What are the challenges faced by self-driving vehicles?
Every year, Elon Musk seems to suggest that autonomous vehicles are at the door, and that they will be used to power vehicles traveling in small tunnels at high speed as well as rovers on the surface of Mars. But with all his positive intentions, the truth is that The concept of a self-driving car is still very far from reality.
It is true that there are test vehicles that are capable of navigating around the city center and can reliably detect and avoid obstacles, but in most cases, these environments are highly controlled by developers, eliminating many unknowns. A classic example of this can be seen in California with the self-driving taxi service operated by Waymo. Vehicles operated by Waymo are limited to specific well-documented and mapped areas, and a video presentation by YouTuber Veritasium showed that construction signs requiring vehicles to merge and move around confused the Waymo vehicle so much that it had to stop and ask for help.
But why is self-driving a difficult challenge to solve?
Simply, Driving is an incredibly complex task that requires a combination of visual processing, understanding and interaction. Furthermore, decisions must be made in rapidly changing situations that the driver has not previously taken into account, and many factors such as environmental conditions and road changes must be taken into account.
Self-driving cars cannot be powered by basic computational algorithms that run analytical models for every conceivable event. Instead, self-driving vehicles undoubtedly require the use of artificial intelligence that is trained to recognize the most important situations while also learning how to handle evolving ones.
For example, a self-driving AI system does not need to be told precisely what to do in each situation because it can understand that if something gets in its way, it must take safe measures to either turn the car around or move carefully. obstacle. Furthermore, the AI must also be able to read road signs and recognize that map data may be outdated (eg new intersections, roundabouts, and roads).
Creating such AI requires huge amounts of data; This is where we see one of the biggest obstacles; real world data. Creating a self-driving car that collides with other cars might be great for learning AI but is not entirely appropriate as a method for collecting data. Connecting human-driven cars to the internet and streaming live data is another option, but this also presents challenges such as connectivity and privacy.
In general, the lack of data and the current state of artificial intelligence technology is unable to produce a self-driving car that is safe to operate.
How does Tesla use customers to train their AI models?
Tesla is best known for its development of electric cars, but while most people see Tesla as a car manufacturer, what Tesla really means, arguably, is a data company. Every Tesla vehicle comes with an array of sensors, cameras and data loggers on board that streams this data to Tesla and serves the sole purpose of training self-driving AI. With every mile that Tesla cars drive, the AI models that Tesla develops are getting improved, This use of customer data creates a feedback loop that helps improve future versions of the Tesla Autopilot software.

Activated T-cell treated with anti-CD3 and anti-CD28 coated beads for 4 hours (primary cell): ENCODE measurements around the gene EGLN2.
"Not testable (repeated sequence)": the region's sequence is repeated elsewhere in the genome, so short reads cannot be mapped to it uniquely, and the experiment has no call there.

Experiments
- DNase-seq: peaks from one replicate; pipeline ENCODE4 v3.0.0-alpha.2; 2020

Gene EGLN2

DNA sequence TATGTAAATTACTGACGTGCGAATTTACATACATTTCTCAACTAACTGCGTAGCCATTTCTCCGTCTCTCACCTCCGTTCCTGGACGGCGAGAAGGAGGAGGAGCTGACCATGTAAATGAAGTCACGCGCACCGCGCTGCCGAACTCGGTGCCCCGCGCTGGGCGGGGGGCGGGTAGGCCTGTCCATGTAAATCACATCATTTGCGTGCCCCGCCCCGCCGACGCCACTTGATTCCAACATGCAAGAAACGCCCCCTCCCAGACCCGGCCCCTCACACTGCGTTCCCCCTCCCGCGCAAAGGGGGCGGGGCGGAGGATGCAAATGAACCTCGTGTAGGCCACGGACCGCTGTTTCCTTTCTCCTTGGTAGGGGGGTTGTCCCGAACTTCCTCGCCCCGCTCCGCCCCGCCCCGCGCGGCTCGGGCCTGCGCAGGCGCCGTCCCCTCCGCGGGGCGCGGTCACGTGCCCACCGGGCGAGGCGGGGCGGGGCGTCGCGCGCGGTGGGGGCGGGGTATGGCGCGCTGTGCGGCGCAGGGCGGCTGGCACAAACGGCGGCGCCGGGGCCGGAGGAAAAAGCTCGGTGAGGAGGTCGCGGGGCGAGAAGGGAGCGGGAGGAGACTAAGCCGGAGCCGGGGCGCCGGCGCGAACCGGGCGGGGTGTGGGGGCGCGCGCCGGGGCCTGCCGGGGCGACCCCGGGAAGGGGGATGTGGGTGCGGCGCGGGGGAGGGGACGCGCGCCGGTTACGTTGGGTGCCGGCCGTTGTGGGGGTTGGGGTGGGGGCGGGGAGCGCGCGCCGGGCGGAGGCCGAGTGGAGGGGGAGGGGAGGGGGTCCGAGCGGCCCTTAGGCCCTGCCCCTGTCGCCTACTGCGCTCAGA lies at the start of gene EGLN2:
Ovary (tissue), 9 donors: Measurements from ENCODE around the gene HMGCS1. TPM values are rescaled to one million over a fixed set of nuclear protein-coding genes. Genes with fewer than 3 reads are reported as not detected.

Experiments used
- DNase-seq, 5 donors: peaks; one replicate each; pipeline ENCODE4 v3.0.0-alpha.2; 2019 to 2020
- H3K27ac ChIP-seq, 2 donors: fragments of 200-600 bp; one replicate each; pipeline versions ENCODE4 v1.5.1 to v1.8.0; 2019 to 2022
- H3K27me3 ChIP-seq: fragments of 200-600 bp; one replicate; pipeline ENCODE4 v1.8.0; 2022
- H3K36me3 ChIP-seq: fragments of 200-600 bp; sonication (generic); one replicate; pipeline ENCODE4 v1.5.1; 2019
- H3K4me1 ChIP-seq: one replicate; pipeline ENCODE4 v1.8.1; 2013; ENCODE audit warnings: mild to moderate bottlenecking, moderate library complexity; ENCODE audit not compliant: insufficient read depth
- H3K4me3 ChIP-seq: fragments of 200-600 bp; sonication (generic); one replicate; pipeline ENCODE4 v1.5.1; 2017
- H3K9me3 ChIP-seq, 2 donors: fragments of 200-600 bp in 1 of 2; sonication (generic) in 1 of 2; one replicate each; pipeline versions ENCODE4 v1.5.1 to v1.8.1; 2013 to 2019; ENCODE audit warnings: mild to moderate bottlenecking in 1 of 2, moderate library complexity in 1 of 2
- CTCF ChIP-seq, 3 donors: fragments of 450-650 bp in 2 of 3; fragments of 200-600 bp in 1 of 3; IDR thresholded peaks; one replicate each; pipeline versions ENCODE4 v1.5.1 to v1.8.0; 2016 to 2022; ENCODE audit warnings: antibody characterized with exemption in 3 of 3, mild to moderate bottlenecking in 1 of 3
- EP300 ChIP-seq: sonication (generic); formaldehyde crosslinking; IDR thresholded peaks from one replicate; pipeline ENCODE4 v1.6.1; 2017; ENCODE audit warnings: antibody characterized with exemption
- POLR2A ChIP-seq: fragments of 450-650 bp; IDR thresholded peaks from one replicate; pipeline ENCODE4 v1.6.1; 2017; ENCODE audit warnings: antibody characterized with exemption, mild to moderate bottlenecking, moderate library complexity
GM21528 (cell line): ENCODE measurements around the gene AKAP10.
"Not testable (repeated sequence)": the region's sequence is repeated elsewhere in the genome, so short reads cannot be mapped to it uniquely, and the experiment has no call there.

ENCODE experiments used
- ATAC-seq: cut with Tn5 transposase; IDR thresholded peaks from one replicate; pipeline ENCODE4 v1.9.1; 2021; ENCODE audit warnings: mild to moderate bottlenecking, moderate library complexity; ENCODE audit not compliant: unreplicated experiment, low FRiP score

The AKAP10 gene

At the same time, using firmware updates allows customers to upgrade their vehicle’s capabilities over time, and those who sign up for beta testing programs can access features still in development. This use of beta testing allows Tesla to get real-world data that would otherwise have been very difficult to obtain, giving Tesla an edge over its self-driving competitors.
Is Tesla Using Customers As “Guinea Pigs” Dangerous?
In most circumstances, using customers to test beta versions of software before it comes out can be an excellent way to test the waters. Possible bugs that may cause grief can be eliminated, and customer feedback can help improve existing services and add new features. However, in the case of autonomous driving, giving customers access to beta versions of software in order to collect data and improve performance is not only dangerous, but also unethical.
newly, Tesla gives early access to a full autonomous driving system for select beta customersVideos of drivers using the software to navigate around mountains and other dangerous environments are already being posted. While drivers have to remain alert and ready to take charge if something goes wrong, it’s very likely that those testing the new features don’t fully appreciate that so-called “full autonomous driving” is closer to adaptive cruise control with an automatic Maintain the lane of an actual self-driving vehicle.
Worse, those who test Full self-driving software may also not realize that the software is a trial version And as such, it can easily get into mistakes. This is especially dangerous for other drivers who may end up in a collision due to a mistake made by the beta program.
Simply put, the “full autonomous driving” beta will undoubtedly encourage illegal driving and put the lives of drivers, passengers and other vehicles at risk. If Tesla wants to test self-driving systems, it must do so in company-owned vehicles in environments that do not put others at risk.